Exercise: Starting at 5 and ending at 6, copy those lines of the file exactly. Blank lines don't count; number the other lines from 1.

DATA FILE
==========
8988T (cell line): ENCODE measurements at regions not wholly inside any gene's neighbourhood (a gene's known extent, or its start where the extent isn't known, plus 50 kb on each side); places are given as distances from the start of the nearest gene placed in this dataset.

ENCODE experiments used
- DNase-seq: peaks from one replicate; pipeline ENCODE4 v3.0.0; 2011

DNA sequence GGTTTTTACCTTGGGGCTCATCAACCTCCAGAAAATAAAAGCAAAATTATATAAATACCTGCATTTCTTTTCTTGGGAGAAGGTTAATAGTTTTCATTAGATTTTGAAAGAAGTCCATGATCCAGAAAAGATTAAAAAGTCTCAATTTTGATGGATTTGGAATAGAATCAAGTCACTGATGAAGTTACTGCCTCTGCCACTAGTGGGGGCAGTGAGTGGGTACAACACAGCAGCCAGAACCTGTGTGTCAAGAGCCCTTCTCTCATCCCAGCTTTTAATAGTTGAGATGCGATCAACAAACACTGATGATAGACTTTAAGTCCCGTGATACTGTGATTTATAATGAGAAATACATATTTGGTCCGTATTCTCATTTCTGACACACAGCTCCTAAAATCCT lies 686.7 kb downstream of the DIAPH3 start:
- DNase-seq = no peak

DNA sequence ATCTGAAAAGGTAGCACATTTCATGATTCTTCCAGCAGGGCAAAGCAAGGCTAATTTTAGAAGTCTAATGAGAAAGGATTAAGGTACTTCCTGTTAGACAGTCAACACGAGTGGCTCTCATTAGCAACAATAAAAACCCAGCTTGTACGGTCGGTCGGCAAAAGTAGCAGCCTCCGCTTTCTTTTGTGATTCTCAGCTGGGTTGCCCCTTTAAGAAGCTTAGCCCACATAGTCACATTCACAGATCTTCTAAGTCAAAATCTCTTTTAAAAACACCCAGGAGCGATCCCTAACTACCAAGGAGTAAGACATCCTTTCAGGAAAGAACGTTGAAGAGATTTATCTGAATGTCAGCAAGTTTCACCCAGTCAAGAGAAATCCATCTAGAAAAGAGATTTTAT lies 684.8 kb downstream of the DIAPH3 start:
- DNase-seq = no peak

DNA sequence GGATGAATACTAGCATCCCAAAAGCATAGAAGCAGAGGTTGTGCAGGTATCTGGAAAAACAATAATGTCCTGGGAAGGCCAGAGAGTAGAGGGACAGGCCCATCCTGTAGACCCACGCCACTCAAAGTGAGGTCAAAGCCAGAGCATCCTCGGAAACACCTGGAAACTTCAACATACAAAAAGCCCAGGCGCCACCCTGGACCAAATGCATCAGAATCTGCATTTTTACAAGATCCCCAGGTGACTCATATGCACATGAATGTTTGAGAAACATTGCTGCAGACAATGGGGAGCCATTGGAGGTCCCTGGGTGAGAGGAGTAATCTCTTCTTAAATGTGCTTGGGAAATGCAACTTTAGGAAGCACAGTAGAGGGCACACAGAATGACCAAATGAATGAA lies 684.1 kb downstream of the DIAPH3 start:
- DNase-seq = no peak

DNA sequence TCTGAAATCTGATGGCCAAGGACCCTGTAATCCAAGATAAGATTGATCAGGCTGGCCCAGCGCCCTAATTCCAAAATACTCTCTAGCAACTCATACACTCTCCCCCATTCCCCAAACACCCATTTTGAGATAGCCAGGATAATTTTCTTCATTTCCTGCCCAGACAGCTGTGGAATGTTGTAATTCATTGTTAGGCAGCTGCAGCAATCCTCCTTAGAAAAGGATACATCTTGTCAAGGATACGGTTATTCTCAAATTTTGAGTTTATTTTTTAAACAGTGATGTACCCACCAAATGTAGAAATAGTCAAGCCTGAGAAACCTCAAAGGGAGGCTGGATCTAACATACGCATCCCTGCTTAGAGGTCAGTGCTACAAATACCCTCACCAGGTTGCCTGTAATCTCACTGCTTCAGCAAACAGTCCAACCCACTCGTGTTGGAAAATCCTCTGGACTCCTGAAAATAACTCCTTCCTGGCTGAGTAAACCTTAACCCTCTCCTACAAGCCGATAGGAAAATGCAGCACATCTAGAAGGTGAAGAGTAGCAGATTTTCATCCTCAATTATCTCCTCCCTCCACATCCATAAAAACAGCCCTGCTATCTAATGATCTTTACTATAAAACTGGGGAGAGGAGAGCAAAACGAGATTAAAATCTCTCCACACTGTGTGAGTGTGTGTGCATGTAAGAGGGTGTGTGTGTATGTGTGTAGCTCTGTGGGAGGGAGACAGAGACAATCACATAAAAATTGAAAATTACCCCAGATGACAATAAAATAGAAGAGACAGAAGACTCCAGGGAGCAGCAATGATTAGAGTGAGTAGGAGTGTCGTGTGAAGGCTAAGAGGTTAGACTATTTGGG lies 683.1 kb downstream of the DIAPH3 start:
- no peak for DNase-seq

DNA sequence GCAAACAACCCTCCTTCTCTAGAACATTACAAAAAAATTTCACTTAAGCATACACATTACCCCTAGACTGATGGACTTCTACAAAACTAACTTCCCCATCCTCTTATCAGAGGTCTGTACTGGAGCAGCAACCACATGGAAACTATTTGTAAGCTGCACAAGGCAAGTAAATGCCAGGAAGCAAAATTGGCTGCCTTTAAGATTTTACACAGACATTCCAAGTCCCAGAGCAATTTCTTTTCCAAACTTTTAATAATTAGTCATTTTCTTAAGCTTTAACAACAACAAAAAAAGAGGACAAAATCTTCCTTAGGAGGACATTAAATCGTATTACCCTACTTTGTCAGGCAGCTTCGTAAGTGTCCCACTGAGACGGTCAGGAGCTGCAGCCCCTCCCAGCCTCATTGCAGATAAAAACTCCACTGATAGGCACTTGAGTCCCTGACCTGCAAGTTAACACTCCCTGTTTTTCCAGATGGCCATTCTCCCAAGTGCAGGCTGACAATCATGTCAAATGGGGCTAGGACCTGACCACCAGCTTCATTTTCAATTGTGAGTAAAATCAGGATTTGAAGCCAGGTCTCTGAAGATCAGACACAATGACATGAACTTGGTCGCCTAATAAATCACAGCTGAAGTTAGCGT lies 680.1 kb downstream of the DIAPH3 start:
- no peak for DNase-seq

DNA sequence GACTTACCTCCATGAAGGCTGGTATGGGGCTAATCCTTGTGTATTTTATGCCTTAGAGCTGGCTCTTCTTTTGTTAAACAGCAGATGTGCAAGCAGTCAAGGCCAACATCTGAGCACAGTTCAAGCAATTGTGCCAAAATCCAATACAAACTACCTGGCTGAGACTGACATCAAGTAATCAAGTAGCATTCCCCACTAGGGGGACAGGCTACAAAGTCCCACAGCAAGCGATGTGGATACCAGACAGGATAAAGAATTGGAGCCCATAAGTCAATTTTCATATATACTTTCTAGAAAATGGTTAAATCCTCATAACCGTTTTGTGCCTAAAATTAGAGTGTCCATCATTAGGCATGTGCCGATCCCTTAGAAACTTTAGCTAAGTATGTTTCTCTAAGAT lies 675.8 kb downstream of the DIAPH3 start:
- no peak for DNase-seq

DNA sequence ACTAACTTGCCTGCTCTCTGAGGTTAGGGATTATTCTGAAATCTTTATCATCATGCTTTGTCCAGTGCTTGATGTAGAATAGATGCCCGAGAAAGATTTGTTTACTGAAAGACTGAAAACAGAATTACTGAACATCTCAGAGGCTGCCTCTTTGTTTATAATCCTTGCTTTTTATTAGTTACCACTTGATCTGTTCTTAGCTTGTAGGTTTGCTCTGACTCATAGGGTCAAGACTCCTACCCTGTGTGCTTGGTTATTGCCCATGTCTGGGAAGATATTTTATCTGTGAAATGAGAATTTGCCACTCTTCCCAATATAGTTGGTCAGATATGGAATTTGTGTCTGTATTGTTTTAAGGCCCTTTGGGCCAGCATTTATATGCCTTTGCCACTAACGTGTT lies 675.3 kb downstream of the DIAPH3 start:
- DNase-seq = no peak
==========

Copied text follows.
- DNase-seq = no peak

DNA sequence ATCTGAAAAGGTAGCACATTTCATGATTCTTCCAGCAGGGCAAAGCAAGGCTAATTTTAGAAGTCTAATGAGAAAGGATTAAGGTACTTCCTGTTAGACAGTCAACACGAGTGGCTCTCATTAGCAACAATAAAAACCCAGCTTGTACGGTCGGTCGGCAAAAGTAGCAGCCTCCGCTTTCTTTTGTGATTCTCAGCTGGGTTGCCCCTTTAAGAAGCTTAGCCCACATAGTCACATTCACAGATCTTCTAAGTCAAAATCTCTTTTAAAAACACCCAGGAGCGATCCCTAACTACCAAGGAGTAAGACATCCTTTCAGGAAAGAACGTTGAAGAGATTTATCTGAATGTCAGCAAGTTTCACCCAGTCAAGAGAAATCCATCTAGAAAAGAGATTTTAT lies 684.8 kb downstream of the DIAPH3 start: